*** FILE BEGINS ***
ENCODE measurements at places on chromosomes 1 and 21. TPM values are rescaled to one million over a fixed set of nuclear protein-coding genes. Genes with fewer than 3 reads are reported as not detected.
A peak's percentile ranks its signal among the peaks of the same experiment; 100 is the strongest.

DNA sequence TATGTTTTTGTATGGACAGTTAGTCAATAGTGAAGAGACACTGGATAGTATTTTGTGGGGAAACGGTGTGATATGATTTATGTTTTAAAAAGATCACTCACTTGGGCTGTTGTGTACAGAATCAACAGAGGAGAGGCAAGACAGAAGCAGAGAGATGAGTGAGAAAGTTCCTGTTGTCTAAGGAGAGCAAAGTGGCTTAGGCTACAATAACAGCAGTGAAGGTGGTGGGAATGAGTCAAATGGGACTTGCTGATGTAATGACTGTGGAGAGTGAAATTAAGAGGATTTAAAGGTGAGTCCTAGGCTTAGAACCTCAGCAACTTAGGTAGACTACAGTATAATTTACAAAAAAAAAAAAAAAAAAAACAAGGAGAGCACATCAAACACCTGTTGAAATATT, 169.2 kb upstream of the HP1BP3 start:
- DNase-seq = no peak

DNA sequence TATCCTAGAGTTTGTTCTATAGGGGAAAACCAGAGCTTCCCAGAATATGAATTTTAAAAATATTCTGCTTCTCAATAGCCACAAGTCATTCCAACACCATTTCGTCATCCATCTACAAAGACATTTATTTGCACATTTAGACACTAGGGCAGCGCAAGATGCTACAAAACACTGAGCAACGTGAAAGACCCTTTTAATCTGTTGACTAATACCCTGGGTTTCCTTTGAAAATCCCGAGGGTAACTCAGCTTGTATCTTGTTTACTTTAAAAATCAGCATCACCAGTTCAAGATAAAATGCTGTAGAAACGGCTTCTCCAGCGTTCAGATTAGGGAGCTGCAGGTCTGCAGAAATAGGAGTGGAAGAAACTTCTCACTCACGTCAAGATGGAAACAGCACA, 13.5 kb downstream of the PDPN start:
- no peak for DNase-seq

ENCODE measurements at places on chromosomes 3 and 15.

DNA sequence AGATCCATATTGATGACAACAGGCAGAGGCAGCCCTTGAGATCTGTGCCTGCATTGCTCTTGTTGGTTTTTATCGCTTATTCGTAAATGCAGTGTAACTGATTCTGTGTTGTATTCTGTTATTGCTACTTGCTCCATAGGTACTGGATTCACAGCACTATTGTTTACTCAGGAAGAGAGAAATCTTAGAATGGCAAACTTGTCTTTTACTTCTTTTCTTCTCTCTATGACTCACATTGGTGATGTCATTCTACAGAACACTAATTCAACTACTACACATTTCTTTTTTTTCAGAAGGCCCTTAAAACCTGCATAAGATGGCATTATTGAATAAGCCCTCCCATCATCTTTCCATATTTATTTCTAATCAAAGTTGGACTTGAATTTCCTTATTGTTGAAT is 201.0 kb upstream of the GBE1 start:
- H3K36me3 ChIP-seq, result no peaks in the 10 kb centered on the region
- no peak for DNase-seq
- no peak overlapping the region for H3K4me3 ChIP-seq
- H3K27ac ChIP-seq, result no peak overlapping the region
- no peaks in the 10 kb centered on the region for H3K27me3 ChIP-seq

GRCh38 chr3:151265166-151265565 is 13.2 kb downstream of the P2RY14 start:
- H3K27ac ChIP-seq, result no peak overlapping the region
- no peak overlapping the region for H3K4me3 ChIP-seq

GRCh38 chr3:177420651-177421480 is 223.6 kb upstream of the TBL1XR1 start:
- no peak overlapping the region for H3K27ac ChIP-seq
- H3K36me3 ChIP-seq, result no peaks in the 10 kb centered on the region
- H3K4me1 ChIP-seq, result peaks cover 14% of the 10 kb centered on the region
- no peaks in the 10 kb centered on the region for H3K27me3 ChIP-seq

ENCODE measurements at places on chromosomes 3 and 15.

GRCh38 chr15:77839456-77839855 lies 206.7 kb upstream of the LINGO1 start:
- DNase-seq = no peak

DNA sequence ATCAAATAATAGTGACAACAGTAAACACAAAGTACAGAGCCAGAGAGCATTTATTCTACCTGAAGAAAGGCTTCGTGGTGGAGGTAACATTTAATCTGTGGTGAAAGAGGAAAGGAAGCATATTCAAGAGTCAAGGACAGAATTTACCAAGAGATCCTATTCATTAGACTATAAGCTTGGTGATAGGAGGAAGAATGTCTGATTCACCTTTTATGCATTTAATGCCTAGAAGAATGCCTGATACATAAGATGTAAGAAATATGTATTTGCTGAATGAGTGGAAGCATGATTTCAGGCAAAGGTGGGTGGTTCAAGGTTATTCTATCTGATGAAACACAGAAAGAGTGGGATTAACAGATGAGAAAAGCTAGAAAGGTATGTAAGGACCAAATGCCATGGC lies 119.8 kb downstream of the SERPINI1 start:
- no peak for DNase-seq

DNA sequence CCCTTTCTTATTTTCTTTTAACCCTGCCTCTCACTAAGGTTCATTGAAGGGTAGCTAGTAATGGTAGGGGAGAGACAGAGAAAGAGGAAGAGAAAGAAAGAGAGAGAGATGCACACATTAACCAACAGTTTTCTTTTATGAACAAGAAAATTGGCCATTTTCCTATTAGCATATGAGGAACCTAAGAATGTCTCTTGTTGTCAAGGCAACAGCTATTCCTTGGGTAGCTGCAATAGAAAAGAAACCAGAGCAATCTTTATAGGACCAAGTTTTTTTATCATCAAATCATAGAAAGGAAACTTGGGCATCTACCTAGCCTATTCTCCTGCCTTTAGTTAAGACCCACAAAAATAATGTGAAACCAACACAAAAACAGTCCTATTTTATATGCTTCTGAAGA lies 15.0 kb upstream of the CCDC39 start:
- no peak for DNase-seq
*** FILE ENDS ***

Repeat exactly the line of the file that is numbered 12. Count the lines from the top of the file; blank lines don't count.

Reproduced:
- H3K27ac ChIP-seq, result no peak overlapping the region